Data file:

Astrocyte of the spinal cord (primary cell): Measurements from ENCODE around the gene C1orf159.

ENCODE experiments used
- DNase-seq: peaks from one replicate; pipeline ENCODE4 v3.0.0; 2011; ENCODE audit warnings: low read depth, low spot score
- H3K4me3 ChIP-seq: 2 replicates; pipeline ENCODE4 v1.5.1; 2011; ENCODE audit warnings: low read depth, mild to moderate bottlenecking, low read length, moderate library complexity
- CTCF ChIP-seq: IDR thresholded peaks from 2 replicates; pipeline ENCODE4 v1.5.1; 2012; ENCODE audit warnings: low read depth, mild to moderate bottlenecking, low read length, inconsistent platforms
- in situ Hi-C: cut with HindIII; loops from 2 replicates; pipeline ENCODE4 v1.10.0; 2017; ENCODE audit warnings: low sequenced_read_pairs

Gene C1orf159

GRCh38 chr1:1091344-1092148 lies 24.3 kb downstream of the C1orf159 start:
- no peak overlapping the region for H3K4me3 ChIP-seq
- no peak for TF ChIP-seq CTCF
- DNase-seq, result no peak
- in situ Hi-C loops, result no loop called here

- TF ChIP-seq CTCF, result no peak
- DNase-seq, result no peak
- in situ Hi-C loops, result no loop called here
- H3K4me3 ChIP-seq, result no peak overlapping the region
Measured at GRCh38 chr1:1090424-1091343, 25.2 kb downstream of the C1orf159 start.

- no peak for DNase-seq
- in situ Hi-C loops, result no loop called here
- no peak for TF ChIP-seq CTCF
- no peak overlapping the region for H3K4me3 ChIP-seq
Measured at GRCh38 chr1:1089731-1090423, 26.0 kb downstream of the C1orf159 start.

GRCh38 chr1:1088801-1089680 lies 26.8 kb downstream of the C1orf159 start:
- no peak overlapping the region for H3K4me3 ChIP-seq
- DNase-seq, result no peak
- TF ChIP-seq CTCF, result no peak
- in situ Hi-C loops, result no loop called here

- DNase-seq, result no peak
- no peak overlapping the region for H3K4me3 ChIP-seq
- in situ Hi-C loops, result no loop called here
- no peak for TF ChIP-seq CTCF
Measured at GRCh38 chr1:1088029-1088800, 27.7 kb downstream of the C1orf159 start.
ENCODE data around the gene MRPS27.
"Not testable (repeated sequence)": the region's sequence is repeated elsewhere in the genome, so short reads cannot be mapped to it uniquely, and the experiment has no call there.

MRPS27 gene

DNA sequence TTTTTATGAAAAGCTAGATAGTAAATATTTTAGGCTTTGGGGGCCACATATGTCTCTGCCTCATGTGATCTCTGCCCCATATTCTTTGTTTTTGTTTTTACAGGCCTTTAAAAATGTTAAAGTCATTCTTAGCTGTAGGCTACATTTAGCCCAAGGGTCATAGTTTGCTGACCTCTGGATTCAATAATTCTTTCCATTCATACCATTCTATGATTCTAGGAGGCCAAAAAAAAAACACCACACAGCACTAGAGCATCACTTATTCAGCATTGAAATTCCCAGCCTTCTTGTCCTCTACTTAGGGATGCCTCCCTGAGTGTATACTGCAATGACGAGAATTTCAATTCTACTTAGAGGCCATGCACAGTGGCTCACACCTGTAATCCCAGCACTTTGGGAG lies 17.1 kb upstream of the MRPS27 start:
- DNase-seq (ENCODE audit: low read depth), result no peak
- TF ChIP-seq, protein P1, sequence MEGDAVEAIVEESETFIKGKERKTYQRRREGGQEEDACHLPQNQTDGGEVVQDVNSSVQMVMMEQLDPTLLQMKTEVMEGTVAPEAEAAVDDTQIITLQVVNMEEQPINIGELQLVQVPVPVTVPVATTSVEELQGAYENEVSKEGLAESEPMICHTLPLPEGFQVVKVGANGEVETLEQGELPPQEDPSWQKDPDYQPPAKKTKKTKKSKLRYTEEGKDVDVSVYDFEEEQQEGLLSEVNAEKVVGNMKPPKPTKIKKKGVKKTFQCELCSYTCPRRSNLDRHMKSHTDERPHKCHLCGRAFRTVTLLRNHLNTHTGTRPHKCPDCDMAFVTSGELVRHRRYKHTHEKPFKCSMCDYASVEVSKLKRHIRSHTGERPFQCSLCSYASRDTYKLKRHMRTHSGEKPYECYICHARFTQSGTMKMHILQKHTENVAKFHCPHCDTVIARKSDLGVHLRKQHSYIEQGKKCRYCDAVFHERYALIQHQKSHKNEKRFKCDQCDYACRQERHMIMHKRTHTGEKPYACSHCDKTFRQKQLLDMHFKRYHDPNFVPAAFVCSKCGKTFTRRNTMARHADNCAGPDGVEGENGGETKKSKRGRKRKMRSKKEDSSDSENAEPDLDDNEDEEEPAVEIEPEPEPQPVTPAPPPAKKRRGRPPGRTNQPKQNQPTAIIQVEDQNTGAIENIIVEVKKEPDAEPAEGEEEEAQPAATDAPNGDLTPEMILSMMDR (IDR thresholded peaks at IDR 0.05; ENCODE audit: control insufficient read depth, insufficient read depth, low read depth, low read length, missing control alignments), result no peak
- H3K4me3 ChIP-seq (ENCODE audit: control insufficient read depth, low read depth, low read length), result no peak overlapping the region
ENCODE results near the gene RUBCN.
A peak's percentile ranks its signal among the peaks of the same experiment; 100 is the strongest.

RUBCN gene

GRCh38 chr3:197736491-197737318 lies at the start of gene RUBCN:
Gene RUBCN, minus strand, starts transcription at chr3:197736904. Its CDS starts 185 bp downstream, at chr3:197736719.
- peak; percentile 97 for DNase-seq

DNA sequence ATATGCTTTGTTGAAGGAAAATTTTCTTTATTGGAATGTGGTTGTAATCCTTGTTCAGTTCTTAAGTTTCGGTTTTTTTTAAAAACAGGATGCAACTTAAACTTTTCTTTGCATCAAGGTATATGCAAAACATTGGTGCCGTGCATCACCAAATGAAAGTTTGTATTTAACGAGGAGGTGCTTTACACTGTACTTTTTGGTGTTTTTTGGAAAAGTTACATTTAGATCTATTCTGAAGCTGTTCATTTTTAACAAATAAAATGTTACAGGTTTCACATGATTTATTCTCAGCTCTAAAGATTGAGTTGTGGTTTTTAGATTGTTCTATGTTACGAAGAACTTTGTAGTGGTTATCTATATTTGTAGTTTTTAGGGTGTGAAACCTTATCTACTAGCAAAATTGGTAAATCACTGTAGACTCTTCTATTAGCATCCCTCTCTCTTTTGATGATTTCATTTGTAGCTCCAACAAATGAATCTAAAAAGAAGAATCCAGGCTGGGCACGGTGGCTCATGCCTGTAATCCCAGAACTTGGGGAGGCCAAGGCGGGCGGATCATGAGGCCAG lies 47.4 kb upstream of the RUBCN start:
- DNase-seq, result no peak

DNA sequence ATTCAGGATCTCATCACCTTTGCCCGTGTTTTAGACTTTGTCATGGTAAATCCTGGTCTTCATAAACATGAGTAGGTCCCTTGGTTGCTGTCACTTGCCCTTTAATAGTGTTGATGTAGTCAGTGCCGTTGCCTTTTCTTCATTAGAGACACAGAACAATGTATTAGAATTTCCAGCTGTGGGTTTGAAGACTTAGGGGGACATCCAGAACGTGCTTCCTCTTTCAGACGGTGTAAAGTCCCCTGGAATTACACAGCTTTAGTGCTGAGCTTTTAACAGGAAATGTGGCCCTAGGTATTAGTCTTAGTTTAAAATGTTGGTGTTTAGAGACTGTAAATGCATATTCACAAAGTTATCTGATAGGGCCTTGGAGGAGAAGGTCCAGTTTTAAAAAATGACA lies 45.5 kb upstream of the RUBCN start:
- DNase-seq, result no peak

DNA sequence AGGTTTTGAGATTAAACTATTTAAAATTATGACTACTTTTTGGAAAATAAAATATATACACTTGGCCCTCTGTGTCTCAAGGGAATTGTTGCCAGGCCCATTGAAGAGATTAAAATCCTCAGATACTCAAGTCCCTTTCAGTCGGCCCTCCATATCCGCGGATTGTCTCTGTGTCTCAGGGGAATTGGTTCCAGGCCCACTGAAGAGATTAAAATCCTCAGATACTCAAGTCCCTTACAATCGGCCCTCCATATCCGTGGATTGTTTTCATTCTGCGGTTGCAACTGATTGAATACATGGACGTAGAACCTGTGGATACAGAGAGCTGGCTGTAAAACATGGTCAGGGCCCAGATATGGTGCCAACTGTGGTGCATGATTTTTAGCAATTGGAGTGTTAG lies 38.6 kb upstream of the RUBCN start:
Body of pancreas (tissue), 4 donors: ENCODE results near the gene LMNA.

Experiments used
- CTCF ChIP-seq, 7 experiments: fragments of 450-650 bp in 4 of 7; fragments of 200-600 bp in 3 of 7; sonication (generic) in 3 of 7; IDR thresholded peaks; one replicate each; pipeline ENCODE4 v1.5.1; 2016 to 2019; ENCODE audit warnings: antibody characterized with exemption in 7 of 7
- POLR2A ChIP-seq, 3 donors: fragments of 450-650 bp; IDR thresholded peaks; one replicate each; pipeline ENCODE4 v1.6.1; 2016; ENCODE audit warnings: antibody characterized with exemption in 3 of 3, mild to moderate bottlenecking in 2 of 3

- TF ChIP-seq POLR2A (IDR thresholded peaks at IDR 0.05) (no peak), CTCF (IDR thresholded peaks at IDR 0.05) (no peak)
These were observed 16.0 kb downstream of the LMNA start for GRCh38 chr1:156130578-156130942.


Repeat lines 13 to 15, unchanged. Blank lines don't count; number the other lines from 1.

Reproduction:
- TF ChIP-seq CTCF, result no peak
- DNase-seq, result no peak
- in situ Hi-C loops, result no loop called here